An immersive studies learning experience for sophomore year is in the works
Photo courtesy of Xavier University | An sophomore-year learning experience focused on immersive studies is currently being developed. Dr. Diane Ceo-DiFrancesco, who leads Xavier’s study abroad trip to Peru, is among those collaborating on the project.
Associate Provosts Dr. Steven Herbert and Dr. Thomas Merrill are currently working on changes to Xavier’s Signature Experience to better align the core curriculum with the six Jesuit values. Their current project is an immersive learning experience for sophomores across all majors and departments.
Though the changes will affect all students on campus, many of them might not even know who the provosts are or what they do.
“A provost is the chief academic officer of the institution,” Herbert said. “…A provost is in charge of all things academic, but then there are things that relate to academic affairs that often report under it. That manifests itself in different ways. At Xavier, our IT department reports to the provost…Student affairs reports to the provost because it’s related to the academic enterprise.”
There are four Associate Provosts at Xavier: Herbert, Merrill, Jeff Edwards and Dr. Dave Johnson. Herbert is the Associate Provost of Academic Affairs; Merrill is the Associate Provost of Academic Initiatives, Innovation and Strategic Planning; Edwards is the Chief Information Officer; and Johnson is the Chief Student Affairs Officer.
Merrill’s main project for the next two years is to solidify Xavier’s Signature Four-Year Undergraduate Experience, better known as the Road Through Xavier.
“The bookends of (the Experience) are pretty well established, so for the first year it’s Manresa and the first-year seminar and GOA, and at the end of the road is a capstone experience,” Merrill said.
With the beginning and ending experiences already established, the focus for the next two years is the experiences during the intermediate years.
For sophomores, the experience is immersive studies. Merrill said the reason for implementing immersive learning during a student’s sophomore year is that it will help open up more opportunities earlier on in their academic careers.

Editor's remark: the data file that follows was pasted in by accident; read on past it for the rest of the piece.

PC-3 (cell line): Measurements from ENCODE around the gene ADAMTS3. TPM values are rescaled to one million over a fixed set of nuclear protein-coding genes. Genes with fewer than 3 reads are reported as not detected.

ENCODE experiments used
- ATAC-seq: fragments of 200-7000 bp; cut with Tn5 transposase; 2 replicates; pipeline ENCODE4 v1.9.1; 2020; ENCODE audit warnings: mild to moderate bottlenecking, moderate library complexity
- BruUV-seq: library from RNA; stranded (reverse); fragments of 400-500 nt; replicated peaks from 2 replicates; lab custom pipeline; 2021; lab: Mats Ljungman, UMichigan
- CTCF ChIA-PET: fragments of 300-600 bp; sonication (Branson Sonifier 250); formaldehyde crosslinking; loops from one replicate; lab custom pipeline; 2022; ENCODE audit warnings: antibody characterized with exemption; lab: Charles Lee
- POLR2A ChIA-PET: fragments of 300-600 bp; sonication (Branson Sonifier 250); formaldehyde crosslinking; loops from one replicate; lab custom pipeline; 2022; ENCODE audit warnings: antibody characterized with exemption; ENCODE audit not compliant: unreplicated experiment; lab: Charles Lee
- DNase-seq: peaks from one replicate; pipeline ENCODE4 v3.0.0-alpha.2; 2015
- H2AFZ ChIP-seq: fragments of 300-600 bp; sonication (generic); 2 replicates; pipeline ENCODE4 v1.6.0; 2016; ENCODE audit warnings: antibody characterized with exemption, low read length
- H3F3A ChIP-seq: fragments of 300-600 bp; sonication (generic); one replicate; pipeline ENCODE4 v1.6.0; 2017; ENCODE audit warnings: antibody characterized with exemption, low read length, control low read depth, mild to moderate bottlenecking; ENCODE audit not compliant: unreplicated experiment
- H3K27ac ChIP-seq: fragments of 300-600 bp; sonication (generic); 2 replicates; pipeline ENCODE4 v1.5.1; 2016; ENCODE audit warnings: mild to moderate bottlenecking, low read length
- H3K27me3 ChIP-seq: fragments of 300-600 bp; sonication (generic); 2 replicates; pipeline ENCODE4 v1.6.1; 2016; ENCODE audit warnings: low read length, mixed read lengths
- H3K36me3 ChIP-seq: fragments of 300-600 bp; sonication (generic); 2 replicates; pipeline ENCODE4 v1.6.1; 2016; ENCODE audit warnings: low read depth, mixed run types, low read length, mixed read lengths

“If you haven’t been exposed to any type of cultural immersion or immersive studies, (it is) better to do it sooner so that you’re more aware as you progress through your education at Xavier of what’s out there rather than save it for the end,” Merrill said. “…
Why not do the immersive studies bit as soon as you can so you open up a whole new world for people?”
Sean Rhiney, the director of the Eigel Center for Community-Engaged Learning, Dr. Diane Ceo-DiFrancesco, a professor in the Spanish department and the new faculty director at the Eigel Center, and Father Nathan Wendt, S.J., a new member of the Jesuit community on campus, are also involved in the project.
“They are really focused on helping faculty develop this because anything with an academic component is in the hands of faculty,” Merrill said. “They just put together a faculty committee, an advisory committee of six or nine folks, two or three from each college, and they’re developing student-learning outcomes.”
Herbert pointed to Dr. Wendy Maxian’s communications classes as examples of how immersive studies might play out in a classroom.
“She’d go out to the community or work with the Eigel Center, identify someone in the community who needs a communication plan, a marketing plan, whatever case it might be,” Herbert said. “They’ll bring the client into class, they’ll meet with the students, they’ll talk about…the challenge. Over the semester the students will brainstorm, put together a plan, present it to the community partner, vet it and then perhaps even start to implement it.”
Herbert said their goal is to include similar experiences in all majors across all departments. The next part of the process is to figure out how to assess the experiences, which could differ drastically across departments.
“Do we make it a flag in the core?” Merritt asked. “Do we assign a dummy course number?…There are a lot of questions we have about how that works.”
Overall, Herbert and Merilll said, the goals of the program are to “have the experience that is immersive and slightly uncomfortable,” “encounter a culture other than your own” and to “then have a guided reflective experience on the back end.” Both added that they are excited to launch the program.
Next year, their focus will be on the junior-year experiences of vocation and discernment.
By: Maddy Goodman | Staff Writer
Categories: Campus News